Syrians remained on edge Tuesday as the UN Security Council met to review a second UN report on the assassination of former Lebanese Prime Minister Rafik Hariri.
Since the release of the first interim report in October, the government has tried to debunk the international investigation. Allegations that it is a political ploy to destabilize Syria and the region have reverberated in the streets, boosting nationalist sentiment.
"The report is predetermined," said Ossama Mosuli, a grocery store owner. "This is all fabricated."
The first report found that the assassination could not have happened without the knowledge of top officials. On Oct. 31, a Security Council resolution threatened "further action" if Syria did not cooperate with the investigation.
The second report said there was new evidence to support earlier findings and that new leads were being investigated.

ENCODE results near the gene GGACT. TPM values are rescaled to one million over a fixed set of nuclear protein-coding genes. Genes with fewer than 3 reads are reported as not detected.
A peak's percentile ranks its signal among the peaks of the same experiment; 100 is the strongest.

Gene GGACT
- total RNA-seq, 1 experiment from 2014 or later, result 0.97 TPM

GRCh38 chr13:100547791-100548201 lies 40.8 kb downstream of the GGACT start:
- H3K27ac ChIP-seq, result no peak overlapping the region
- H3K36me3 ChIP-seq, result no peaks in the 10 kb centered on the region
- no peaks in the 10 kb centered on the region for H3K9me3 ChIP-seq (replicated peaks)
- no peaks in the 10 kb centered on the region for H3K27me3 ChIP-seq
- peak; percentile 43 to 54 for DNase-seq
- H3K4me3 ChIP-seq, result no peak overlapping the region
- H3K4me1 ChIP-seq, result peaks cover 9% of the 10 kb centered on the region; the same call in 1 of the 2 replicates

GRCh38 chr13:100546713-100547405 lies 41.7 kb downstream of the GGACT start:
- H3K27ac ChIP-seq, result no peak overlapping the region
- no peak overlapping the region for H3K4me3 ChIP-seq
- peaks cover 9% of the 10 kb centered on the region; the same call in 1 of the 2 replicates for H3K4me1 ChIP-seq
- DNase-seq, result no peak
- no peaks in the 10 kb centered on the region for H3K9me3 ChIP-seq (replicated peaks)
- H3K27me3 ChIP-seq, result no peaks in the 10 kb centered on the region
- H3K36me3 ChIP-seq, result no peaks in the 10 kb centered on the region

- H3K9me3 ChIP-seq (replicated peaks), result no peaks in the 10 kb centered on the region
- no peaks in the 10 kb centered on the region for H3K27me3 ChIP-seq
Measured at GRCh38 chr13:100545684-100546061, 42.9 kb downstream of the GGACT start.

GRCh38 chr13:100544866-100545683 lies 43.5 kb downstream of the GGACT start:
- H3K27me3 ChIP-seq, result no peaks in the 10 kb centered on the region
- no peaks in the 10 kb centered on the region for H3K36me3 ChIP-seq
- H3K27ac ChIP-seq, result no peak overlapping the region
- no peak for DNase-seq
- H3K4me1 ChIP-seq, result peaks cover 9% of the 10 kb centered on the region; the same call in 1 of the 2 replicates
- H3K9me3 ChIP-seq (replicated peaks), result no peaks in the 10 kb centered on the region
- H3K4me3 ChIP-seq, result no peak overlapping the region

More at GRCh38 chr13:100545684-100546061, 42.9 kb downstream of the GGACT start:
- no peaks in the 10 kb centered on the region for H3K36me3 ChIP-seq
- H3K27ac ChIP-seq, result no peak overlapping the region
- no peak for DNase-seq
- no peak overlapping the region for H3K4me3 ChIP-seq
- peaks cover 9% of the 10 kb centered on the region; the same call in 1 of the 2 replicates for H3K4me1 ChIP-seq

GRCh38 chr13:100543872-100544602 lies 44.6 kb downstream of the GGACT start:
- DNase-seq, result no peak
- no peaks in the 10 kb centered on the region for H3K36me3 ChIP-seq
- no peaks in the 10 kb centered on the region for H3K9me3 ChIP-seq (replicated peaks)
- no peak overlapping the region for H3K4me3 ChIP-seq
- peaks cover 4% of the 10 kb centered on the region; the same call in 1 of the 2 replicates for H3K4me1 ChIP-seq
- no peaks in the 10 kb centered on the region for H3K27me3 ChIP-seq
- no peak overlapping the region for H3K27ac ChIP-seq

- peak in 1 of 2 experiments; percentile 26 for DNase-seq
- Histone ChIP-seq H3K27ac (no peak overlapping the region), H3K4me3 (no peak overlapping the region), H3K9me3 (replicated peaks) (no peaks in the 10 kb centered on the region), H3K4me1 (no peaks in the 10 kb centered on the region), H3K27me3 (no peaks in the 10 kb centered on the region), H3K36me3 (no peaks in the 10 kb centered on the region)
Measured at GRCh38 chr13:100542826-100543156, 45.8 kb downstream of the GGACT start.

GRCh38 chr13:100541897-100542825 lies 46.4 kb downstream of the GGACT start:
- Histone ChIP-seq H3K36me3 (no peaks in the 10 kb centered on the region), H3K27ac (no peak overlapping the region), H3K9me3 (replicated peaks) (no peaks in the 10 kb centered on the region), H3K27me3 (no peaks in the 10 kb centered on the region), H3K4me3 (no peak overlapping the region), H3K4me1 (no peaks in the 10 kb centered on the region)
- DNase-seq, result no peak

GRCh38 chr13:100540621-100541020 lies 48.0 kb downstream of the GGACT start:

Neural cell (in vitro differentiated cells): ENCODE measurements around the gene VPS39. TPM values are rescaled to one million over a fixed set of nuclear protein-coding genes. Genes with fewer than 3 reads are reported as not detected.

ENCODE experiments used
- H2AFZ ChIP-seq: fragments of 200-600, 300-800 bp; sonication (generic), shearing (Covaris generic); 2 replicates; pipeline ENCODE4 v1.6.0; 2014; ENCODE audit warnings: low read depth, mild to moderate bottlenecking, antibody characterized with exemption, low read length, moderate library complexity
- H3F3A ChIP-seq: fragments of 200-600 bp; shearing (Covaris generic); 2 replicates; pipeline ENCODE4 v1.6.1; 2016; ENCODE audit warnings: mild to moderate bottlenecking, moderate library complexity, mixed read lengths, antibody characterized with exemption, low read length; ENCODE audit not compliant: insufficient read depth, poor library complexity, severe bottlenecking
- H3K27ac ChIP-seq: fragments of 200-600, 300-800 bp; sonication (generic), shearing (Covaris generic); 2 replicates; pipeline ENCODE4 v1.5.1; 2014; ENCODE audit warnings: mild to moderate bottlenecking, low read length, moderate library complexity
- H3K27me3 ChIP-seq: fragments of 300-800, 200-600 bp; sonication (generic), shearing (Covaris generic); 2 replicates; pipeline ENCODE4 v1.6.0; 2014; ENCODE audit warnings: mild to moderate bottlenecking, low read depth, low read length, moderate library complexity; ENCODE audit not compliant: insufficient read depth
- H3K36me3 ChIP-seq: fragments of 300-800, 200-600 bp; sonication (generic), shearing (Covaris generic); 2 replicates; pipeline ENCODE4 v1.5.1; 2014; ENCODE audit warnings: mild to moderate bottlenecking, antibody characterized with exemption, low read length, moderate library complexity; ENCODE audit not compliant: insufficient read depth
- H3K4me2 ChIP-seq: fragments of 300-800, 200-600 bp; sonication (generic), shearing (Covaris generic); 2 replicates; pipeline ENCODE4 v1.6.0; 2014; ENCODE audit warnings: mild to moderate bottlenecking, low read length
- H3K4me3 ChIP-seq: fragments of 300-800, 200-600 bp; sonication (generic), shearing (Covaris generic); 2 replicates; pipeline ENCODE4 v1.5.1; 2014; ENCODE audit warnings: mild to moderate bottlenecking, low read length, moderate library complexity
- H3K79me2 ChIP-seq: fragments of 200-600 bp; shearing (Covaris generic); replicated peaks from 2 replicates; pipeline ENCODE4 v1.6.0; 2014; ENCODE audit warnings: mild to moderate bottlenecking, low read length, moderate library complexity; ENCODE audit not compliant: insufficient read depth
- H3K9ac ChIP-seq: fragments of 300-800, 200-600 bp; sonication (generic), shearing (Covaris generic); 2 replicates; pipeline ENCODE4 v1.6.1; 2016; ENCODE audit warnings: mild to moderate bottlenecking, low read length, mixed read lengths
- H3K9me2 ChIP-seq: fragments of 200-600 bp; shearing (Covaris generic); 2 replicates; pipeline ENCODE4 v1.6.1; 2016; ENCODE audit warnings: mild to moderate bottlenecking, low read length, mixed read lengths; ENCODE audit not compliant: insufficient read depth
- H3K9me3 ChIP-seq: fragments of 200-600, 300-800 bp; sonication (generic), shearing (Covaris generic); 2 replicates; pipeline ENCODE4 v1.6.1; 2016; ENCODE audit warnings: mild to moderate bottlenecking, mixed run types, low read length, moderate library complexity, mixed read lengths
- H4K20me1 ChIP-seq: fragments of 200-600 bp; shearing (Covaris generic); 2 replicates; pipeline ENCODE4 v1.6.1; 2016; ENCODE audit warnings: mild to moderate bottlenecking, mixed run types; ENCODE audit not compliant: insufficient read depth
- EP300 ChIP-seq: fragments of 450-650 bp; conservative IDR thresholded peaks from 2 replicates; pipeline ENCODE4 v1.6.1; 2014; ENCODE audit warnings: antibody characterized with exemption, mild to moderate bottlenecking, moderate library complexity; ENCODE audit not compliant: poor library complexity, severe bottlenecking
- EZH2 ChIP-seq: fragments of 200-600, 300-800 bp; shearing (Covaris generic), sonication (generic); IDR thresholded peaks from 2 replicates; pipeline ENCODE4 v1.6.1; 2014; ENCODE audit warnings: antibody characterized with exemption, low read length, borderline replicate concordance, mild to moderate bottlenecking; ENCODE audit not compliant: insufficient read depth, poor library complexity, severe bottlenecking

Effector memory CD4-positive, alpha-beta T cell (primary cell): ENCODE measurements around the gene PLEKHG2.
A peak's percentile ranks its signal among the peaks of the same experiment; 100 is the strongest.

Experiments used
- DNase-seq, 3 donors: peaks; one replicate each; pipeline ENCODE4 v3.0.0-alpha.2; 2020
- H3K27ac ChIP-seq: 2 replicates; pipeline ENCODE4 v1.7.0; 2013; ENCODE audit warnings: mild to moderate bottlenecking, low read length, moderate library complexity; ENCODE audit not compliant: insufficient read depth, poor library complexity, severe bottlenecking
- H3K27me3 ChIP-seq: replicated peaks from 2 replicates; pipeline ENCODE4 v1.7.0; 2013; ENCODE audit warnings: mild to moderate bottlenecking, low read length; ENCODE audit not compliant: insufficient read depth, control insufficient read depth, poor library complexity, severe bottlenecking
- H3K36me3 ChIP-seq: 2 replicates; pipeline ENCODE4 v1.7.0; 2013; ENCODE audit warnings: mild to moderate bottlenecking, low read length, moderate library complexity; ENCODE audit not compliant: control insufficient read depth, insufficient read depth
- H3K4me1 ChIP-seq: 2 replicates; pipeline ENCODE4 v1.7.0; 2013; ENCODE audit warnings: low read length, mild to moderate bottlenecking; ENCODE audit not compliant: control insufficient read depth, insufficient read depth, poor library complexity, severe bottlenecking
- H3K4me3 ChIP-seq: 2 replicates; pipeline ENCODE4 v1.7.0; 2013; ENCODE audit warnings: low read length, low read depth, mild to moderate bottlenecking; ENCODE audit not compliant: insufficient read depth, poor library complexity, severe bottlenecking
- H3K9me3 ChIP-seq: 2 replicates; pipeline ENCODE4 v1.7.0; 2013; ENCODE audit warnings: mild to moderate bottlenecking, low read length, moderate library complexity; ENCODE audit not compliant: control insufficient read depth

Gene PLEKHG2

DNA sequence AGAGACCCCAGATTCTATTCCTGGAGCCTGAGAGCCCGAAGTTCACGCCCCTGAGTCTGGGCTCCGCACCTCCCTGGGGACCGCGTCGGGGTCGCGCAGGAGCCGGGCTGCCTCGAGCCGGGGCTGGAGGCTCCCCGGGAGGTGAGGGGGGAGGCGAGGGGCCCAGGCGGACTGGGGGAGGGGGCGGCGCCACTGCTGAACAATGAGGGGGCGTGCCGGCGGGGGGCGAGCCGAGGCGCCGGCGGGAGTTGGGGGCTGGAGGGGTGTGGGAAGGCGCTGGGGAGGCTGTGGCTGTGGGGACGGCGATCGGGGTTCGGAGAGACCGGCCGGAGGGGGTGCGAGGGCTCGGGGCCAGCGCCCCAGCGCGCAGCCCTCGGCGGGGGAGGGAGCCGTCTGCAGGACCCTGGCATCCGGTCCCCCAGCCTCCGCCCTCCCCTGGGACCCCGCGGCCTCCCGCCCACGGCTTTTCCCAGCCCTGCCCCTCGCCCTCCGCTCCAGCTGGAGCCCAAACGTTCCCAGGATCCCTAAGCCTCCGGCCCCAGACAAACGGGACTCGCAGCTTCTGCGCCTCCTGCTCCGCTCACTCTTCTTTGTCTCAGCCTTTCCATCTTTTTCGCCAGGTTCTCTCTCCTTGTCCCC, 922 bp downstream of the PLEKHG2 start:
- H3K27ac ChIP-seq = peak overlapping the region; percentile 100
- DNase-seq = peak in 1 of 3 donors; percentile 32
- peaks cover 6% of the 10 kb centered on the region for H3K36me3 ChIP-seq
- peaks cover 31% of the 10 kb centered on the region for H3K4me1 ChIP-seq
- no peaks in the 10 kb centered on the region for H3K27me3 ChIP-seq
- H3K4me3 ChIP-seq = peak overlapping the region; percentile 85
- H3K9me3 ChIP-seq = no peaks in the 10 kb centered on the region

Since October, tents like those of Lebanon's Cedar Revolution have been pitched in Damascus, though they are sparsely populated with mostly young students. Syrian flags wave from office buildings and homes.
"Part of the strategy of the government was ... to try to cooperate as much as they can so they cannot be accused of noncooperation," said Marwan Kabalan, a professor at Damascus University. "They have also tried to explore the gaps in the report by casting doubts on witnesses."
Two weeks ago, the Syrian Judicial Committee presented Syrian witness Hussam Taher Hussam on TV, where he alleged that his testimony had been coerced by Lebanese officials. The second report responded by saying that Hussam had been "manipulated by the Syrian authorities."
Many Syrians saw Hussam's testimony as absolving them, and the agreement by the government to send officials to Vienna for questioning as easing tensions. "But things might change," says Mr. Kabalan. "Because of the explosion that killed [Lebanese journalist Gebran] Tueni, people are concerned that this might be used as a pretext to impose sanctions. People are worried where this will take us."